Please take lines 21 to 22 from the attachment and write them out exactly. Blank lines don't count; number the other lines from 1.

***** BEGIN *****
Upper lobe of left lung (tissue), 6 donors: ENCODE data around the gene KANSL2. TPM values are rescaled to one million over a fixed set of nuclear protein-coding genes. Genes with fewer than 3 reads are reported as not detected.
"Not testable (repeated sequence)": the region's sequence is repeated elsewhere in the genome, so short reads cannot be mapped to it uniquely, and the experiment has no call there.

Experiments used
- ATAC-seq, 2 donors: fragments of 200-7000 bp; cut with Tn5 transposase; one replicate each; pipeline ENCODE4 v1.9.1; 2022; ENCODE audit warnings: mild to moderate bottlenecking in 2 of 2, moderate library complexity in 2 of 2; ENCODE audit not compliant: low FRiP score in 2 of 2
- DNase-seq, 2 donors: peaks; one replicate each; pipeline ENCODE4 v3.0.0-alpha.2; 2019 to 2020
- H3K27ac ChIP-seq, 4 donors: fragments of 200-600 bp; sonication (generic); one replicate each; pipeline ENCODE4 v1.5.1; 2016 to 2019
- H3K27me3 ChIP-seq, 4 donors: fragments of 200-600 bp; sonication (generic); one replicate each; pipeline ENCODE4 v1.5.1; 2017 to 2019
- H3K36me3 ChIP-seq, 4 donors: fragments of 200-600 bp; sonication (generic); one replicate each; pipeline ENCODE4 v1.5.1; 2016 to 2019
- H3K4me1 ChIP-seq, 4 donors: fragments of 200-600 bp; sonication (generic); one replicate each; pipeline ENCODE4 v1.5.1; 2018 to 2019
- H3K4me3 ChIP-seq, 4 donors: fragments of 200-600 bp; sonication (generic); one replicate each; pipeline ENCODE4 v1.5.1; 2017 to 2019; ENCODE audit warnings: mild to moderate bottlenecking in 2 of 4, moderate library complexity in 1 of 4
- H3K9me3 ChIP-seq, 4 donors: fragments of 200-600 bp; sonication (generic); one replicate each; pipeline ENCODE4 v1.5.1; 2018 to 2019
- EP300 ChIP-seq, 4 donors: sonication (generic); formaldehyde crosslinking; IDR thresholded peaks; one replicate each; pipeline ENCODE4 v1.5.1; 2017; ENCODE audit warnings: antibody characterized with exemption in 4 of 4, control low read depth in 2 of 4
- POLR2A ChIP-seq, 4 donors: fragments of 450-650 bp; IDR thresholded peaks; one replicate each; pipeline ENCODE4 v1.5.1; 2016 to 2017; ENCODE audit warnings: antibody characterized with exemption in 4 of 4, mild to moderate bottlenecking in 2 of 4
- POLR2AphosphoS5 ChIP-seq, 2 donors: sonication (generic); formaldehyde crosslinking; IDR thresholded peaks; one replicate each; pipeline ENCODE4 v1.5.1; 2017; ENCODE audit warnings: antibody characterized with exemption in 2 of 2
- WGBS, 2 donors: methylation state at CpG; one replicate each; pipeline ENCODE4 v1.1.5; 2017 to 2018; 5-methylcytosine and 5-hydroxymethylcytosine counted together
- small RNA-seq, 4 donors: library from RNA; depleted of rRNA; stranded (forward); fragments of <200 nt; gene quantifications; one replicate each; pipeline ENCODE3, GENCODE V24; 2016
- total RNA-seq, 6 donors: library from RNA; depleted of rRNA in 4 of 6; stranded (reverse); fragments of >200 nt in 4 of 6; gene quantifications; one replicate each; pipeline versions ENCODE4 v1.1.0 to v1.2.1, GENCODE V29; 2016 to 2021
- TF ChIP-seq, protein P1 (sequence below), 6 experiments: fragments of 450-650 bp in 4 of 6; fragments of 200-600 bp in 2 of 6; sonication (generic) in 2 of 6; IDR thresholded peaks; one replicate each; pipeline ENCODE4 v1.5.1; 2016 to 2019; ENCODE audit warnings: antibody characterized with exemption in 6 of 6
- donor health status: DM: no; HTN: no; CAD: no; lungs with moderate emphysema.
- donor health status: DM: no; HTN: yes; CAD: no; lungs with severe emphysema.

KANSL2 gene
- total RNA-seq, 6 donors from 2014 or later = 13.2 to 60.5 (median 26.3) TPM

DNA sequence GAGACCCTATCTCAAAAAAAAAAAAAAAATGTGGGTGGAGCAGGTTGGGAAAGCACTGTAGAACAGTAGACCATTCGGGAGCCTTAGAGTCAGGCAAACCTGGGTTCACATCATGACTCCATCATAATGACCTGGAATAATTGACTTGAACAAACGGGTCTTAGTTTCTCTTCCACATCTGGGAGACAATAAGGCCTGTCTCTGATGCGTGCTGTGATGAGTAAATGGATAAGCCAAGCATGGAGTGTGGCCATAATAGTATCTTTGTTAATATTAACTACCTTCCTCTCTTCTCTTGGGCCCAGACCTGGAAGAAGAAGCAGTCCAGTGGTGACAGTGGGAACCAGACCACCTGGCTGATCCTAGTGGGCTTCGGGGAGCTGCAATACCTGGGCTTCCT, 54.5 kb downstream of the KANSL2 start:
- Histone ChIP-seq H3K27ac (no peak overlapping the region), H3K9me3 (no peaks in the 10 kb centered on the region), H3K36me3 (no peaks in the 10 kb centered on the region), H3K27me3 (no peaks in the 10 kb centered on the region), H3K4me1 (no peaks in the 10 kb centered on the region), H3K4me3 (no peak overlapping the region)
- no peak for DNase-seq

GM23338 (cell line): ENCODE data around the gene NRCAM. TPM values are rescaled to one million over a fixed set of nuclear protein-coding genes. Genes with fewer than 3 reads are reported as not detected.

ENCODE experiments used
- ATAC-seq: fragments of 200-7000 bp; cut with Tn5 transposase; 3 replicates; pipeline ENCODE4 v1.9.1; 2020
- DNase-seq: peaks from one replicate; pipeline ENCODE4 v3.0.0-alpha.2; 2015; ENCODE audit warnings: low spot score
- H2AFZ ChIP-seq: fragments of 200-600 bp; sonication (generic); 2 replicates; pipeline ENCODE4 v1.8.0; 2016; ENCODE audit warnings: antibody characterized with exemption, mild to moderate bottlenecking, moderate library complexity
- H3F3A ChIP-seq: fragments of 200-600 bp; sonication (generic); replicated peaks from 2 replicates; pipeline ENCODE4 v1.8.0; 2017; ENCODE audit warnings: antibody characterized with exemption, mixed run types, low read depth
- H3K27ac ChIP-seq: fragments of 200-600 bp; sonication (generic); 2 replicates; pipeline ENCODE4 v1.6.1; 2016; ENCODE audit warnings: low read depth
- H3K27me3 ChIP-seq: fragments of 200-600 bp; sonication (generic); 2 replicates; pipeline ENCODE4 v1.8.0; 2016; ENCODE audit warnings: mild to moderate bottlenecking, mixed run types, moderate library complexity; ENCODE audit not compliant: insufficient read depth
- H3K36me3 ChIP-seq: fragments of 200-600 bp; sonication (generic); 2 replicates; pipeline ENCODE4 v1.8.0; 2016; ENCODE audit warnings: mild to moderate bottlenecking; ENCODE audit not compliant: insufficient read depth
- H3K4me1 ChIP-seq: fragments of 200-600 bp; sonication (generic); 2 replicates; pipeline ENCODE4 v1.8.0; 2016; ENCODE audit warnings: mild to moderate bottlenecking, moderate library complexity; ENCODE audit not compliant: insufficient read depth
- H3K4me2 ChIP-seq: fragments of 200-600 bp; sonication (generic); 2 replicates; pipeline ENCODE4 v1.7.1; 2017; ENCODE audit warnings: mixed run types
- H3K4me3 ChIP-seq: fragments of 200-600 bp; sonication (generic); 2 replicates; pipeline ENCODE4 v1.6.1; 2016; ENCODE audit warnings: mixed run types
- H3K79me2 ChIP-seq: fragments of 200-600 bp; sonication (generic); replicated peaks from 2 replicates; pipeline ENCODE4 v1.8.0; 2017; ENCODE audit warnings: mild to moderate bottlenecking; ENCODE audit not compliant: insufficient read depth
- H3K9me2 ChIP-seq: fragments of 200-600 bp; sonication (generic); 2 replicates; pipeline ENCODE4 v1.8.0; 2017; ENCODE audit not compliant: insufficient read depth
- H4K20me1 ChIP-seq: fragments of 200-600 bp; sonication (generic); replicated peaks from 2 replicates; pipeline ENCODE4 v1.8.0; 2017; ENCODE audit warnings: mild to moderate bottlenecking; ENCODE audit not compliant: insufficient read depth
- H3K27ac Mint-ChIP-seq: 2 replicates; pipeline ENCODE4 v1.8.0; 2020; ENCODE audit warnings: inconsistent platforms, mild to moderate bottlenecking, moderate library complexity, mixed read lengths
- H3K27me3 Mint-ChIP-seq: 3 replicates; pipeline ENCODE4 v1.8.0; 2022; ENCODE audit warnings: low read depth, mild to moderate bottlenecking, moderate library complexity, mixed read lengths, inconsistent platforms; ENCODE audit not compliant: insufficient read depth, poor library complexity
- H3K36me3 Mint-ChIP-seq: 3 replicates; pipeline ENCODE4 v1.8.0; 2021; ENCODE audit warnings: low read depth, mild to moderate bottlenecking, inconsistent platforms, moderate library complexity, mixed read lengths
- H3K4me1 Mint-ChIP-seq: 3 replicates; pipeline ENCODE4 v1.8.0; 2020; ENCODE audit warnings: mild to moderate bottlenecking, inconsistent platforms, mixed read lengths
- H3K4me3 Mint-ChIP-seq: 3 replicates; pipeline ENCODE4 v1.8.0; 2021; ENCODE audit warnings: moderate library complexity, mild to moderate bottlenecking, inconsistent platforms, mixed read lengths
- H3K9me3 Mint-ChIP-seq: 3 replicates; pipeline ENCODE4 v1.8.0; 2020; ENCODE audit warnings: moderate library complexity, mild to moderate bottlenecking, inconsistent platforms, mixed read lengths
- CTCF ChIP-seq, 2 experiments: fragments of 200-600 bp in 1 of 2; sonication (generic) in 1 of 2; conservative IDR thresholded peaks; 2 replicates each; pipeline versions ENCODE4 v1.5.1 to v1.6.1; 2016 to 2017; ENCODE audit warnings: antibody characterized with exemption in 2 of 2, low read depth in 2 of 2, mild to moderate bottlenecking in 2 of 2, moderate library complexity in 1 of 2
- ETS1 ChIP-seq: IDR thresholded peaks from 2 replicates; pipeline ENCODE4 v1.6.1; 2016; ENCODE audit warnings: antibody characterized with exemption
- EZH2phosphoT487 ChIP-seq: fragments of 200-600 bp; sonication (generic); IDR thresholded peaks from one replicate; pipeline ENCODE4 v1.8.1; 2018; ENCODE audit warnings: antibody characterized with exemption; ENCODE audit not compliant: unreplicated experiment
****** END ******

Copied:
KANSL2 gene
- total RNA-seq, 6 donors from 2014 or later = 13.2 to 60.5 (median 26.3) TPM